by Roger Dooley on 17 February, 2011 - 22:09
If the last time you bought a car the salesperson offered you a soft, comfortable chair, there are two possible explanations:
1) The salesperson was genuinely concerned about your comfort during a stressful negotiation.
2) The salesperson knew you would pay more than if you sat in a hard chair.
That’s crazy, right? There’s no way that the firmness of your seat would change how much you’d pay for a car. If anything, a hard seat would make you eager to strike a deal more quickly, perhaps leaving money on the table. If that’s what you are thinking, you’d be wrong.
A study by Joshua M. Ackerman (MIT), Christopher C. Nocera (Harvard), and John A. Bargh (Yale), showed that “hard objects increased rigidity in negotiations.” One of a series of experiments involved a simulated car price negotiation in which the subject had to make a price offer for a car, which was rejected. Then, the “buyer” had to make a second offer. The subjects were also asked to evaluate their negotiating partner.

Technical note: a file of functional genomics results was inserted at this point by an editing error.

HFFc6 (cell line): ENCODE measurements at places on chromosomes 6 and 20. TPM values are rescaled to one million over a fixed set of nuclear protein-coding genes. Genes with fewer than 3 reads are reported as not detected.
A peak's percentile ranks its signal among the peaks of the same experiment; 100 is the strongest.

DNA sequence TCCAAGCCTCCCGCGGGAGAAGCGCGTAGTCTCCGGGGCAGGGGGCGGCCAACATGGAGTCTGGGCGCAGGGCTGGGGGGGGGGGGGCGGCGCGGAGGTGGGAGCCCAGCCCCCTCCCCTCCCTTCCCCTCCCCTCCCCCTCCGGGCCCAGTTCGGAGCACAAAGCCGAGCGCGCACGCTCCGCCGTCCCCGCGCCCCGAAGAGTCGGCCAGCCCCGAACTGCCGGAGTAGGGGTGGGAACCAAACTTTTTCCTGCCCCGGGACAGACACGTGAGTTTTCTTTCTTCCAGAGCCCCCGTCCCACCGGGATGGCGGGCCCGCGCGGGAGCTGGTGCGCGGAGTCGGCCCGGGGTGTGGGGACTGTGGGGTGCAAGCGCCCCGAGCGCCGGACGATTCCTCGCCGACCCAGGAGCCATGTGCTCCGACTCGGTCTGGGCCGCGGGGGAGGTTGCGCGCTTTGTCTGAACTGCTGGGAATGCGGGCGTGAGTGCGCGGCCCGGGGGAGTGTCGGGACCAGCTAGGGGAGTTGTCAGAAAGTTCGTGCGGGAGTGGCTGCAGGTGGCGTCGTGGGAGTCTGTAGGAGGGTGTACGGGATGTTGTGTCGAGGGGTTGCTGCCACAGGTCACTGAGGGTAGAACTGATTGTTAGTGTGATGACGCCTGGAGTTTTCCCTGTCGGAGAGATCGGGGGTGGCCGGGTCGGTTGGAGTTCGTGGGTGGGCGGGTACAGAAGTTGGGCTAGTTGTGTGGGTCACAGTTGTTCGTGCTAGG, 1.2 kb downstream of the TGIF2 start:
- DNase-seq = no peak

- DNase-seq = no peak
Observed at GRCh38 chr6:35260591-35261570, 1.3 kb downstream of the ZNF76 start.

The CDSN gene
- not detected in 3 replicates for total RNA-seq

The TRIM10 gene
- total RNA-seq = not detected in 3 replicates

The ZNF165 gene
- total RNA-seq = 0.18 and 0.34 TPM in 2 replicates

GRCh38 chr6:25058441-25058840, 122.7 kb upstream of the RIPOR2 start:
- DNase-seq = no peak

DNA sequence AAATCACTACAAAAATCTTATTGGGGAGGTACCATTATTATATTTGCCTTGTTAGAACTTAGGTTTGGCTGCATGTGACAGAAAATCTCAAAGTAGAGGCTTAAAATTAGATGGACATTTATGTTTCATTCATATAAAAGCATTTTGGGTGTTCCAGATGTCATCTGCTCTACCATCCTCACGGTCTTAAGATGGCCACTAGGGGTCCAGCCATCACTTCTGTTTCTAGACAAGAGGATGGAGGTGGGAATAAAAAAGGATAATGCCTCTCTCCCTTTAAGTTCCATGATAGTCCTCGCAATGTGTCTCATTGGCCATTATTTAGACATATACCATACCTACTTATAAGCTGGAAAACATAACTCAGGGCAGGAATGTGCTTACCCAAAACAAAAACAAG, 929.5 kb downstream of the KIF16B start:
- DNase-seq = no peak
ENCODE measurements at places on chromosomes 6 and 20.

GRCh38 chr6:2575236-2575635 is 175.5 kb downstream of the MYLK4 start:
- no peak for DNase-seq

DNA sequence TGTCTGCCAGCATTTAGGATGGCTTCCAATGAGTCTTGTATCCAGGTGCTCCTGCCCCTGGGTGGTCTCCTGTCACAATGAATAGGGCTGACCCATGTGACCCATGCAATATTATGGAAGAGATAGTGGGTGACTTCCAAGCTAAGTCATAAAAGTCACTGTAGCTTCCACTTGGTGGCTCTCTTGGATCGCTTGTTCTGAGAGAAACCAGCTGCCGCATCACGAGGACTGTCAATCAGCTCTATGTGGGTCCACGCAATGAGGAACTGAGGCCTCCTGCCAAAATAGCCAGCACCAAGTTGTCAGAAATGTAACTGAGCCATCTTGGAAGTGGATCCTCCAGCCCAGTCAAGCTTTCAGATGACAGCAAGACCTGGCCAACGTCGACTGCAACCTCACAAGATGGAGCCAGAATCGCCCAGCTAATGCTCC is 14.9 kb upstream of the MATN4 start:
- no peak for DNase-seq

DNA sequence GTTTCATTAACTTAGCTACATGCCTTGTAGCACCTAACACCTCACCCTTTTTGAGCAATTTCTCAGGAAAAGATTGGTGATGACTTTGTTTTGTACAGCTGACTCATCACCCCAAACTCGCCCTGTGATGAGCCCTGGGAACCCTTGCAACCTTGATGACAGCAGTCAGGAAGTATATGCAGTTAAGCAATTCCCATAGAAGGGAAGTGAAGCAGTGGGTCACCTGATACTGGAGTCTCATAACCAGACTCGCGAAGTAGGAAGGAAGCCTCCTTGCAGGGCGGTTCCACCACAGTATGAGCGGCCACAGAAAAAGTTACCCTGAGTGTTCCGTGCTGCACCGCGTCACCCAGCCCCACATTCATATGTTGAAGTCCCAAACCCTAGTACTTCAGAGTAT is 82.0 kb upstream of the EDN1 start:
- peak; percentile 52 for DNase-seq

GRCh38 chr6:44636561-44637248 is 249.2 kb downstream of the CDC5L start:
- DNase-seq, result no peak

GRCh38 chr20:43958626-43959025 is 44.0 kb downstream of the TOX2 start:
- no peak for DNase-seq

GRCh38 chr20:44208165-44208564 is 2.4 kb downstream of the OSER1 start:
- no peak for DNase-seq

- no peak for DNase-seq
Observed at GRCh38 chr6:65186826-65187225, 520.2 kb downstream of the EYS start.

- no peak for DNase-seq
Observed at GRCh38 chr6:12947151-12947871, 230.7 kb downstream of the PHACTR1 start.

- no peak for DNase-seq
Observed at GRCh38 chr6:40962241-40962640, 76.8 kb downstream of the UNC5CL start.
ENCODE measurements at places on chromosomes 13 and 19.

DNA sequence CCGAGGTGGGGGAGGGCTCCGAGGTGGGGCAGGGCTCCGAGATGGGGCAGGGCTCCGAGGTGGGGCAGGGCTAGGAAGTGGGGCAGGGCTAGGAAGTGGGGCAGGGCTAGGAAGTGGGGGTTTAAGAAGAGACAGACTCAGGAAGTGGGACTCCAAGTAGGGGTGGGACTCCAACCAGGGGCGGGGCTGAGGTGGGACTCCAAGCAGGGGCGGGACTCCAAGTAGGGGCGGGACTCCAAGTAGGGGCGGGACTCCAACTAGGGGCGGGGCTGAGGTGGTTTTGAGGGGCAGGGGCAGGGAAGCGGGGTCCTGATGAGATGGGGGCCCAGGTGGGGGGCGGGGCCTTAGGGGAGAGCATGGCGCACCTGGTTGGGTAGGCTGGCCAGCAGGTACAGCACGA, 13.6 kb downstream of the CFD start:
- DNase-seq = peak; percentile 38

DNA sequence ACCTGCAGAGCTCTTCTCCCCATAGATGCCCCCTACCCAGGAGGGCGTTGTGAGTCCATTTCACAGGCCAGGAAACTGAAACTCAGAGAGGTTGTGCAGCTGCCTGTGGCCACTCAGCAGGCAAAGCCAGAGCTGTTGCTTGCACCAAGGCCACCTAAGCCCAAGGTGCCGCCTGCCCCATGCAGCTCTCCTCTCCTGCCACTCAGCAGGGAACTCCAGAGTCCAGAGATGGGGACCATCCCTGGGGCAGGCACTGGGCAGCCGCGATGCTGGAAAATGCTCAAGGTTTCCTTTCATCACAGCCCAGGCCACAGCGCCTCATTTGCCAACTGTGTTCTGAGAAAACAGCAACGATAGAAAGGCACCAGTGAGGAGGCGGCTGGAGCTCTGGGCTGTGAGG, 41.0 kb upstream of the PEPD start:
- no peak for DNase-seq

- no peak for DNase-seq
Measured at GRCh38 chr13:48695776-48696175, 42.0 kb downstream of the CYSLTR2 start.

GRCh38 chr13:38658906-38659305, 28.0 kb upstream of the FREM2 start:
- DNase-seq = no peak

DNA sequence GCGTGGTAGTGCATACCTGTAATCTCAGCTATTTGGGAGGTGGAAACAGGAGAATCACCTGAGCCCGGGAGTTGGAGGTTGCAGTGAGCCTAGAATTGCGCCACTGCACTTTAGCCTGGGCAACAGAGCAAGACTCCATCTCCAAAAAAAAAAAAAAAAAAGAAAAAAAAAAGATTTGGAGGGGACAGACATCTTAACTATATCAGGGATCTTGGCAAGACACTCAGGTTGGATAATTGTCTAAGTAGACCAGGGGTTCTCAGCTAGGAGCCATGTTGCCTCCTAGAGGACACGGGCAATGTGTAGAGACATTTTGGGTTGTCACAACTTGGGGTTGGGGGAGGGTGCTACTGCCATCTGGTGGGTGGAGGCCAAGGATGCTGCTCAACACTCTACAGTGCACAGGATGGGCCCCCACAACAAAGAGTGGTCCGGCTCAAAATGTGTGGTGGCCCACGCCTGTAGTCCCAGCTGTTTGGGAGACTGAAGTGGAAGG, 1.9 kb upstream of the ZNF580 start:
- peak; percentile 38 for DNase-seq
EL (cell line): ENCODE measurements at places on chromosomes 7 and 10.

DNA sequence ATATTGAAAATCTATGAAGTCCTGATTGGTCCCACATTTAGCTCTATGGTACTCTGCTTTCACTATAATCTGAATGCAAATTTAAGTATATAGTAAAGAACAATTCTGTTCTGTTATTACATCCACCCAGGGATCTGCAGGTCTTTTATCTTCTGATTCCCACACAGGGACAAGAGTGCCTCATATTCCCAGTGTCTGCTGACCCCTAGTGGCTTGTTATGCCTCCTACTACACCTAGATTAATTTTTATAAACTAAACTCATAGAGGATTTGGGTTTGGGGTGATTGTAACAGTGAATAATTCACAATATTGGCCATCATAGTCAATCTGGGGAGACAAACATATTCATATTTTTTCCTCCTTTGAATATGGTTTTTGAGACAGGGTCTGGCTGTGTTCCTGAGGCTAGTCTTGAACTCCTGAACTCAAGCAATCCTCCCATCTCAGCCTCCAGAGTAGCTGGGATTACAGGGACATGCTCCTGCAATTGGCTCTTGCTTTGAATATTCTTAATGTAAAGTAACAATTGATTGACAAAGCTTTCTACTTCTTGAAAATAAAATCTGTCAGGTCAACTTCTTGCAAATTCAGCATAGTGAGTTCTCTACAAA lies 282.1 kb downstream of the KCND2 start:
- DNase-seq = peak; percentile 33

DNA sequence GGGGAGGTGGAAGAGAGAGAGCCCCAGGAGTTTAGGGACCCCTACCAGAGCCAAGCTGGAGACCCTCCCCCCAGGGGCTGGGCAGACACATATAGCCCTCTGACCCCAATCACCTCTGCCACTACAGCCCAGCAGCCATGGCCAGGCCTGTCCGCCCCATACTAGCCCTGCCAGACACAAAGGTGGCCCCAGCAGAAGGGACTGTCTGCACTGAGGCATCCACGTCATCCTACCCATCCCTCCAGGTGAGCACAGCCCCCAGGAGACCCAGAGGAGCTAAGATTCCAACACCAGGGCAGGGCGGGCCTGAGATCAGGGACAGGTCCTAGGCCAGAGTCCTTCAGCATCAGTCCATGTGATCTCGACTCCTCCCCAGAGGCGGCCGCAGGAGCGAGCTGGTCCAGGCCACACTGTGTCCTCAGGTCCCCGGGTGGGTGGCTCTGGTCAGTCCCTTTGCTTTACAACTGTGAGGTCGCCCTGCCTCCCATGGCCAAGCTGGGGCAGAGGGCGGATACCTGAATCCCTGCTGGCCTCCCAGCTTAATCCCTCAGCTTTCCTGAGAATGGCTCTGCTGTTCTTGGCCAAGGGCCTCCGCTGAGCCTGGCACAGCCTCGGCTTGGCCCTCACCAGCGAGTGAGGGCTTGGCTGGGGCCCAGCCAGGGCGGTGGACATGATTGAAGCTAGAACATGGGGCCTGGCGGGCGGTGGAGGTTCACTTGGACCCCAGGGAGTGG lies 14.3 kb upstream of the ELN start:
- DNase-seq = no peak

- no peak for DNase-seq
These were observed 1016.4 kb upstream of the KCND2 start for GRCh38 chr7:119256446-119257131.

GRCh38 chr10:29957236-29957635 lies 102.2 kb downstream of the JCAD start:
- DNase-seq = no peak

The researchers found that there was a significant difference between subjects sitting in hard and soft chairs. Those seated in hard chairs judged their negotiating partner to be less emotional. Most significantly, the “buyers” in soft chairs increased their offer by nearly 40% more than those in hard chairs. In short, a hard chair not changed the buyers’ perception of their negotiating partner, it made them harder bargainers.
Another experiment had subjects feel a hard block of wood or a soft blanket before rating a boss/employee interaction. The subjects who felt the hard block rated the employee as being more rigid than those who felt the blanket. Will these laboratory findings translate into real-world results? Study author Joshua Ackerman says, “I suspect that the stresses of real-world decision-making environments will act as mental distracters, making people even more susceptible to the effects of tactile cues.”
Softening Up Your Prospects
The Neuromarketing lesson from this research is that if you want to be perceived as more flexible in dealing with a prospect while at the same time increasing their flexibility in reaching a deal, take these steps:
The combined effect will let you relate better emotionally to your prospect, and increase the chance of reaching a deal.
On a side note, this topic relates to the broader concept of neuroarchitecture. Will architects and designers begin to formally include findings from neuroscience and behavior research in their projects.
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